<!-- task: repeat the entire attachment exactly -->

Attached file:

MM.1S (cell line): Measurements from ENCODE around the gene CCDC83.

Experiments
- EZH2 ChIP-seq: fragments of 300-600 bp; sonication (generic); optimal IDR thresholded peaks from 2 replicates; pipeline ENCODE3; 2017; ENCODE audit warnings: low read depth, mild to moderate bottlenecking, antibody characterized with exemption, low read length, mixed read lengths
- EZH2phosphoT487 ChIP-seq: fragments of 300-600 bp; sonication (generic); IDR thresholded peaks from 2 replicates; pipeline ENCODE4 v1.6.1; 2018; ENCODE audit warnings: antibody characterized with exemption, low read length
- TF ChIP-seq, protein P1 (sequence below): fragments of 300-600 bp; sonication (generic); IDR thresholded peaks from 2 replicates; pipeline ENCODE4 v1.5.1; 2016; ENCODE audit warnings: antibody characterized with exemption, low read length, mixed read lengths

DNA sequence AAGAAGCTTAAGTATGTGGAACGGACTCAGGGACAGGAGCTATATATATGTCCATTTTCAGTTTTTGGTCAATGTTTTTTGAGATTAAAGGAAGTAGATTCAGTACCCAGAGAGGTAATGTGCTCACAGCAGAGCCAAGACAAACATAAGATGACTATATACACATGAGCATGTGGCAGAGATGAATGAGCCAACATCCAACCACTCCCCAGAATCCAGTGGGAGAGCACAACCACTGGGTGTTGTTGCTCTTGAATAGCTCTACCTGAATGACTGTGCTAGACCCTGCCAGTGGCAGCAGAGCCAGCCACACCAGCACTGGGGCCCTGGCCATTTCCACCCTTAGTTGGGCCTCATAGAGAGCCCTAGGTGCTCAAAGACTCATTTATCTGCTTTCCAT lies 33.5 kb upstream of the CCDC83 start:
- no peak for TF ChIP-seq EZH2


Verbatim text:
MM.1S (cell line): Measurements from ENCODE around the gene CCDC83.

Experiments
- EZH2 ChIP-seq: fragments of 300-600 bp; sonication (generic); optimal IDR thresholded peaks from 2 replicates; pipeline ENCODE3; 2017; ENCODE audit warnings: low read depth, mild to moderate bottlenecking, antibody characterized with exemption, low read length, mixed read lengths
- EZH2phosphoT487 ChIP-seq: fragments of 300-600 bp; sonication (generic); IDR thresholded peaks from 2 replicates; pipeline ENCODE4 v1.6.1; 2018; ENCODE audit warnings: antibody characterized with exemption, low read length
- TF ChIP-seq, protein P1 (sequence below): fragments of 300-600 bp; sonication (generic); IDR thresholded peaks from 2 replicates; pipeline ENCODE4 v1.5.1; 2016; ENCODE audit warnings: antibody characterized with exemption, low read length, mixed read lengths

DNA sequence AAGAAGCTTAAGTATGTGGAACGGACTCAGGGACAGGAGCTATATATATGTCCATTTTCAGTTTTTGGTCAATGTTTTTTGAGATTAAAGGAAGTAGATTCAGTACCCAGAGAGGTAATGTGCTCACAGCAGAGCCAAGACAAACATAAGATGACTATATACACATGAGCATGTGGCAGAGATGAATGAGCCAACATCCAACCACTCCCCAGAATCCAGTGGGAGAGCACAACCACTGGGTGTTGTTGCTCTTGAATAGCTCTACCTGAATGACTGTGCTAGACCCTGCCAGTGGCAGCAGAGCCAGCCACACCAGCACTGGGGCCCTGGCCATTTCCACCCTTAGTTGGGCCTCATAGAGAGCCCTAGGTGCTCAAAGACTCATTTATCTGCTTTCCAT lies 33.5 kb upstream of the CCDC83 start:
- no peak for TF ChIP-seq EZH2